By Dave Wischnowsky –
(CBS) At this time last year, when he was suiting up in Armani instead of an NBA uniform, Derrick Rose was Public Enemy No. 1 in the eyes of many Chicago hoops fans. But this season, as the Bulls prepare for their latest playoff run without him, he’s isn’t even part of the conversation.
And that leaves me wondering: Just how much is Rose – probably still Chicago’s biggest sports name – even a part of Chicago’s sports consciousness at this point?
As a Bulls fan, do you think about him on a daily basis? Are you still counting on his triumphant return and expecting him to again be a superstar? Or in your mind, is Derrick Rose simply a part of this city’s basketball past until he’s actually a part of this city’s basketball present?
Sadly, for me, I’d have to say it’s the latter.
It doesn’t feel right to say something so dismissive about someone who’s meant so much to Chicago – and who absolutely still could yet again. However, when it comes to Rose, dismissing thoughts of him also seems like the only sensible approach right now.
After all, on April 28, two years will have passed since Rose – then the league’s reigning MVP and the apple of Chicago’s eye – blew out his left ACL when making simple jump stop. Rose missed all of the 2012-13 season, generating vitriolic backlash from many Bulls fans who believed that since he’d been cleared to play by doctors, he should have played during the playoffs.
Personally, considering his youth and long-term value, I was fine with Rose sitting out the entirety of last season – with the idea, of course, being that it could ensure 100 percent health for this one. But then in the 11th game of this 2013-14 season, it also was over when Rose tore his right meniscus while making a simple back cut.
Two routine plays, two seasons lost, and now too many stability concerns for my liking. When Rose, as expected, does finally return to the Bulls’ lineup for the opener of the 2014-15 season, he will have played only 50 NBA games in three seasons, making him more Mark Prior than Michael Jordan. Unfortunately, until proved otherwise, he’s become a guy who Chicago simply can’t count on because Rose simply can’t count on his own body.
Rose, however, still counts heavily among his teammates’ thoughts, according to a story published in the Chicago Tribune this past weekend. In the article — entitled “Rose still very much on Bulls teammates’ minds” — Joakim Noah said of his recovering teammate, “Even though it’s hard, I talk about him because I see what he does every day. I see the work he puts in. He never exhales. He stays upbeat and positive for this team. He always stays aware of what’s going on with the team. He tells me what to do offensively.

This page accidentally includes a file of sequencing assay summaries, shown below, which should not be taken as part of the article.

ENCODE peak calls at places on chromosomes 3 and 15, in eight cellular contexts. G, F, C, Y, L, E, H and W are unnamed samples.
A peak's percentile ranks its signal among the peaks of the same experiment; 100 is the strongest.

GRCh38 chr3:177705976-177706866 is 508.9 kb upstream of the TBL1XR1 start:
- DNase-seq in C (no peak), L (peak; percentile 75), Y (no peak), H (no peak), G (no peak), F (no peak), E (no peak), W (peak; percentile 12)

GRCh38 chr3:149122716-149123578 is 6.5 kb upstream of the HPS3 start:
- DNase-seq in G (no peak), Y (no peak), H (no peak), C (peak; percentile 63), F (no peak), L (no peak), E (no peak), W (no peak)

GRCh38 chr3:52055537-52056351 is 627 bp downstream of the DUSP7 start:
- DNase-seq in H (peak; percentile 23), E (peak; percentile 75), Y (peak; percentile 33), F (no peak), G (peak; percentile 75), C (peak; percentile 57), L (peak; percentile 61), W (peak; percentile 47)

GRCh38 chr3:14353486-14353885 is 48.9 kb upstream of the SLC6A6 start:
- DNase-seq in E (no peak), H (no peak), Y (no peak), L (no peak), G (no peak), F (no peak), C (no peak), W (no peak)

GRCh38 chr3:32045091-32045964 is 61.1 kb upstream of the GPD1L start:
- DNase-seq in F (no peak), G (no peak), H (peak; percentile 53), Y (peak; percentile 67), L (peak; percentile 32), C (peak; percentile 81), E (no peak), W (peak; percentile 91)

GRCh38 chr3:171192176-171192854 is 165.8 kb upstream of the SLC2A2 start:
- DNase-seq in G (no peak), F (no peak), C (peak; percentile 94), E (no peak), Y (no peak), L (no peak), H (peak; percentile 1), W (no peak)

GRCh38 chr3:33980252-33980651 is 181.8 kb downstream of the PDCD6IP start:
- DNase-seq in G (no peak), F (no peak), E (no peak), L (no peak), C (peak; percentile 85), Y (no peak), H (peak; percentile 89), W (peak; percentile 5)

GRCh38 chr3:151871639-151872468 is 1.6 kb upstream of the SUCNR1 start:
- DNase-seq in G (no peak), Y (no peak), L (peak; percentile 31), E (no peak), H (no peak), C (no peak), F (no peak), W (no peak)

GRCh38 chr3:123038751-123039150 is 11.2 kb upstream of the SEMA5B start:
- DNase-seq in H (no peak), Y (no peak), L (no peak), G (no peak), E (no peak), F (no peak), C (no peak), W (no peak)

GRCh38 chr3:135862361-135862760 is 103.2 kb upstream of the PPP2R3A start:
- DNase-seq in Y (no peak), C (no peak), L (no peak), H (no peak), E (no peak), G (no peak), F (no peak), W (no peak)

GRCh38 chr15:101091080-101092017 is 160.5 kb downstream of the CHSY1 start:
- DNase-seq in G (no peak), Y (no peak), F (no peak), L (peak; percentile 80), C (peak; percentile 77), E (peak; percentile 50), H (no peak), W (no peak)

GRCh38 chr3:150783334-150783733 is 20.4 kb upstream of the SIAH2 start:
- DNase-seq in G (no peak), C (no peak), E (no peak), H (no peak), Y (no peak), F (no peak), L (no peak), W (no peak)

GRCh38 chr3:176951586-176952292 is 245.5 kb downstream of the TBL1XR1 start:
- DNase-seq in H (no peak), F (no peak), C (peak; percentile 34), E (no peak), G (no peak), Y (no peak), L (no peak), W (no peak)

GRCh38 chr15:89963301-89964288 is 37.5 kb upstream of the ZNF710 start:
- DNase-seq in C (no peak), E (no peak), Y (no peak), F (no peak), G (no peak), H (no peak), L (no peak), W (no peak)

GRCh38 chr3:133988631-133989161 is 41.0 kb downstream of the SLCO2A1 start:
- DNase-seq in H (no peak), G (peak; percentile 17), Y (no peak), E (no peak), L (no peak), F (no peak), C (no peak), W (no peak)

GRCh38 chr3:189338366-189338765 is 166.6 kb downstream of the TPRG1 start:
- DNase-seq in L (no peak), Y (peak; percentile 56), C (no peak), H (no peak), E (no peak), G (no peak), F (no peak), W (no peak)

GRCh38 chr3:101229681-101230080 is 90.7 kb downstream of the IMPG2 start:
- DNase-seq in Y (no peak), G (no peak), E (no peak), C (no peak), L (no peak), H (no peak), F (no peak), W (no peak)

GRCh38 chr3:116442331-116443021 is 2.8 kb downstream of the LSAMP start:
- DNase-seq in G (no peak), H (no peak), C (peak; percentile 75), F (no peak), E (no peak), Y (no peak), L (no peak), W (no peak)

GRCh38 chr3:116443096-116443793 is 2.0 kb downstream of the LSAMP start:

“That’s who Derrick is. He’s always humble, always thinking about the team. It’s almost like he handles his situation better than I handle it. What he has dealt with, I don’t know that I could do it.”
In December, Rose told his doubters, “You can be a fool if you want to,” when asked by writer Sam Smith what he would say to those questioning whether after two serious knee injuries he can still be the Bulls’ centerpiece. I admire that dedication, toughness and desire, but such words are also very similar to what we heard a year ago. And the fact is that it’s not foolish at all to question whether Rose can really be that No. 1 guy again, while it would be quite foolish if the Bulls weren’t wondering about that themselves and preparing for a future that may, or may not, include a star-caliber Rose.
On Saturday, the New York Daily News reported that Knicks star Carmelo Anthony recently asked a former Chicago Bulls player what it was like to play for Bulls coach Tom Thibodeau. Whether that indicates Anthony, who can become a free agent this summer, has serious interest in relocating to Chicago is unclear. But what is absolutely apparent is that as the Bulls pursue a title, they absolutely should be pursuing elite-level talent such as Anthony or Minnesota’s Kevin Love.
To have a realistic shot at winning a championship in today’s NBA, a team needs at least two superstars – or even better, two and a half in the case of the Miami Heat’s LeBron James, Dwyane Wade and Chris Bosh. Even before Rose was injured the first time, I believed that the Bulls needed another superstar to play Robin to his Batman. In Rose’s absence, a second superstar appears to have actually emerged from the Bulls’ current roster in Noah. However, to become a top title contender the team still needs yet another top gun – especially if Rose can’t return to his old self.
I’m sure he’s hoping to return in full, about which teammate Taj Gibson told the Tribune, “(Rose) has that mindset that he’s going to come back strong. And we believe him.”
I believe in his mindset, too. Unfortunately, I’m no longer sure I believe in his knees. And as the Bulls begin what’s hopefully a deep playoff run, it’s probably best for our collective sanity that Rose stays deep in the back of our minds.
Until he proves that he can actually step forward again.